The DePaul Humanities Center continues its Making the Novel Novel series this Wednesday, January 20 with a discussion of Lolita, Vladimir Nabokov’s controversial 1955 novel. Just what is the controversy? The book’s narrator, Humbert Humbert, is a literature professor in his late thirties who has a sexual obsession with his twelve-year-old step-daughter, Dolores “Lolita” Haze. The event will feature a premiere performance of Dan Christmann’s stage adaptation of the work, “Young Matrix, Unknown Heart,” and will continue with panel discussions centered around the artwork used for the novel’s book covers over time. Lolita has been judged– and celebrated– for more than its covers, so panelists will explore the interplay between visual images, troubling narrative, and the questions of morality that have provoked Nabokov’s readers for the last sixty years. An original commissioned book sculpture by Jamie B. Hannigan will also be on display.
To continue the exploration, the DePaul University Library would like to point you toward some resources to further engage with Lolita, its author, and its themes. You may want to begin with the book itself, which is available at the John T. Richardson Library. Or, if you’d rather take in Stanley Kubrick’s 1962 film adaptation, you can pick up the dvd at the library as well. When the movie gives you more to think about, head back to the bookshelf for Barbara Wyllie’s Nabokov at the Movies: Film Perspectives in Fiction, a 2003 analysis of how Nabokov’s work has been influenced by both literary and cinematic traditions.
Has all of the discussion of visual art made you yearn for more? Check out Art for the Written Word: Twenty-five Years of Book Cover Art by Wendell Minor, which has over 100 full-color reproductions of jacket art from best-selling books, along with commentary from the authors. To focus more closely on Nabokov, try Vladimir Nabokov and the Art of Painting, a 2006 work by Gerard de Vries et al that delves into the role of visual aesthetics in Nabokov’s body of work.
If the questions of morality and controversy are more intriguing, learn why the book was temporarily banned in Great Britain and France in Elisabeth Ladenson’s 2007 work, Dirt for Art’s Sake: Books on Trial from Madame Bovary to Lolita. Trace how the name “Lolita” came to be a euphemism for a sexually precocious girl in texts such as Meenakshi Gigi Durham’s 2008 book, The Lolita Effect: The Media Sexualization of Young Girls and What We Can Do About It, or Kevin Ohi’s 2005 book, Innocence and Rapture: The Erotic Child in Pater, Wilde, James, and Nabokov.
What about the man behind the novel? The John T. Richardson Library has many volumes concerning Nabokov’s biography, writing style, prevalent themes, and critical reception. For instance, Brian Boyd’s 1990 biography, Vladimir Nabokov: The Russian Years, focuses on the early life that made Nabokov a “permanent wanderer,” while Andrea Pitzer’s 2013 biography, The Secret History of Vladimir Nabokov, promises to reveal socio-historical commentaries that the writer himself might have hidden within his own fiction. Boyd returns to Nabokov as a subject in his 2011 collection of essays, Stalking Nabokov, which recounts further insights into Nabokov’s life and work, as well as Boyd’s own fascinating journey through archives and unpublished works to get to the bottom of the author’s genius. For an overview on how to read Lolita and other Nabokov works in political, historical, and stylistic contexts, reach for The Cambridge Companion to Nabokov, a 2005 volume edited by Julian W. Connolly that offers concise insights from several writers.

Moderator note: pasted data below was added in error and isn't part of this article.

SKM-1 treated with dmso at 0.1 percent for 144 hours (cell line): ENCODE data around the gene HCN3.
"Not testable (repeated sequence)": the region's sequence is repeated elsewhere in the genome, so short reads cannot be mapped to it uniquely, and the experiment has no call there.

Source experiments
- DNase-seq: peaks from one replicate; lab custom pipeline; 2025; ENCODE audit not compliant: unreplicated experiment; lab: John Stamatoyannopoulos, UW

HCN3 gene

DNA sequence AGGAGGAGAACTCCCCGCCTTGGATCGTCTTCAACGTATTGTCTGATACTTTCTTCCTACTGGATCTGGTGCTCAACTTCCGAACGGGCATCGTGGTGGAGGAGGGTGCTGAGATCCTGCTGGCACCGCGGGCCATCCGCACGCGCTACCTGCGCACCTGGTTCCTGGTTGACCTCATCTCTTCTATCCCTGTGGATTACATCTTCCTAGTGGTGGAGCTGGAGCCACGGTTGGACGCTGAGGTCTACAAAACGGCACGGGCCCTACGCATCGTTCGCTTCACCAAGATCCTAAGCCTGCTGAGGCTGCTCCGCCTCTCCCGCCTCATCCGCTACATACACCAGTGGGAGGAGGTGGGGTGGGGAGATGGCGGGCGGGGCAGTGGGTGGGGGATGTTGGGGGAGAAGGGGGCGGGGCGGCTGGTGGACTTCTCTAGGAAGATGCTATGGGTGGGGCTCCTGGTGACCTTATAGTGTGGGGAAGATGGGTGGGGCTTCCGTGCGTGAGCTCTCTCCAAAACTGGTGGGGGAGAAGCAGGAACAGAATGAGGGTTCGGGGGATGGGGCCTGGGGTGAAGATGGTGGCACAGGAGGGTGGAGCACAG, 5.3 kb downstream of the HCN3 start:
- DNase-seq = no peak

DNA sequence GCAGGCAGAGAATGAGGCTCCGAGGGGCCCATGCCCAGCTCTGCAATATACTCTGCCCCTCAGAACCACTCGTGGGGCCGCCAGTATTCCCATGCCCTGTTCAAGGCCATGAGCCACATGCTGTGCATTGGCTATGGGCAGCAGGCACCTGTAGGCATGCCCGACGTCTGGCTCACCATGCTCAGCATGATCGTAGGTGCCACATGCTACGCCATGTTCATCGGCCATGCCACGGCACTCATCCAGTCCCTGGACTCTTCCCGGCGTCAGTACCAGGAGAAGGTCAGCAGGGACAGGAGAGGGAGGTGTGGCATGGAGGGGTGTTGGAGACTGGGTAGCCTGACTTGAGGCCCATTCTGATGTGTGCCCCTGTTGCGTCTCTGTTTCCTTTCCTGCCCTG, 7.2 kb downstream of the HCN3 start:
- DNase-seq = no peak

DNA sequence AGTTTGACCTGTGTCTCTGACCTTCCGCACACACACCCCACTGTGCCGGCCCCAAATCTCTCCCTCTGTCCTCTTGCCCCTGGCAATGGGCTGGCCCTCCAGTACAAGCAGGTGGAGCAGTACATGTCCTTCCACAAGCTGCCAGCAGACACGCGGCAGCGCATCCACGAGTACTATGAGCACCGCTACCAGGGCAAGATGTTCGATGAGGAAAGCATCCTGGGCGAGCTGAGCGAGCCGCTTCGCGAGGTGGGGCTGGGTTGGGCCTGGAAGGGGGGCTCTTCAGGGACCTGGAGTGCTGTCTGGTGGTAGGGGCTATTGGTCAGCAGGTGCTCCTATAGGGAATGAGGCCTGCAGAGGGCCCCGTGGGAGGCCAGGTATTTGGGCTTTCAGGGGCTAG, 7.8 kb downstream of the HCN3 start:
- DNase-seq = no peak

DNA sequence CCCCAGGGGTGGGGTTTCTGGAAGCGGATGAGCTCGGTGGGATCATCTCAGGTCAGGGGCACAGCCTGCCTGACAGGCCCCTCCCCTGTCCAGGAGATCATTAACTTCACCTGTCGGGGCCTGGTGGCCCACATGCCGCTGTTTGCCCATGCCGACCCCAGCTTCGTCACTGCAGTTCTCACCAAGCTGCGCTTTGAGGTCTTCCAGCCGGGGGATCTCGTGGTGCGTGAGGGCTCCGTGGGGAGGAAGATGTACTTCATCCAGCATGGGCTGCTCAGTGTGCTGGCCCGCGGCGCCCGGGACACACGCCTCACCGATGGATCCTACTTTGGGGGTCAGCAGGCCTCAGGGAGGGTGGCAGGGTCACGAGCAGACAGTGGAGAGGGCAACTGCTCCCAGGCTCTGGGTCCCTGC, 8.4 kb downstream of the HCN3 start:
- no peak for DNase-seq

Vladimir Nabokov wrote much more than novels– though novels he wrote aplenty, including King, Queen, Knave (1968); Glory (1971); and Transparent Things (1972). He wrote plays, poetry, translations, and scientific papers (when not writing, Nabokov was collecting butterfly specimens for his other passion, entomology.) Theater fans might like The Man from the USSR and Other Plays : With Two Essays on the Drama, translated into English by Dmitri Nabokov. Poetry afficionados may enjoy Verses and Versions: Three Centuries of Russian Poetry, which contains Nabokov’s English translations of other writers’ poems alongside the Russian originals, as well as Nabokov’s thoughts on translation. Those curious about Nabokov’s personal life may find answers in Vladimir Nabokov: Selected Letters, 1940-1977 or his 1966 autobiography, Speak, Memory, which also contains photographs. Can’t decide which of his works to bring home? The John T. Richardson Library also has several anthologies that span time and form, such as Novels and Memoirs, 1941-1951 from the Library of America, and Vintage Nabokov, a 2004 collection of short stories and selected book chapters.
If you also attended the first installment of Making the Novel Novel that celebrated Don Quixote, and you’d like all of your literary planets to align, you are in luck. Nabokov wrote his own Lectures on Don Quixote and delivered them at Harvard between 1951-1952.
Happy reading and exploring from the DePaul University Library!
Making the Novel Novel: Lolita is on January 20, 2016 at 7pm.
DePaul Student Center, Room 120
2250 N. Sheffield Ave, Chicago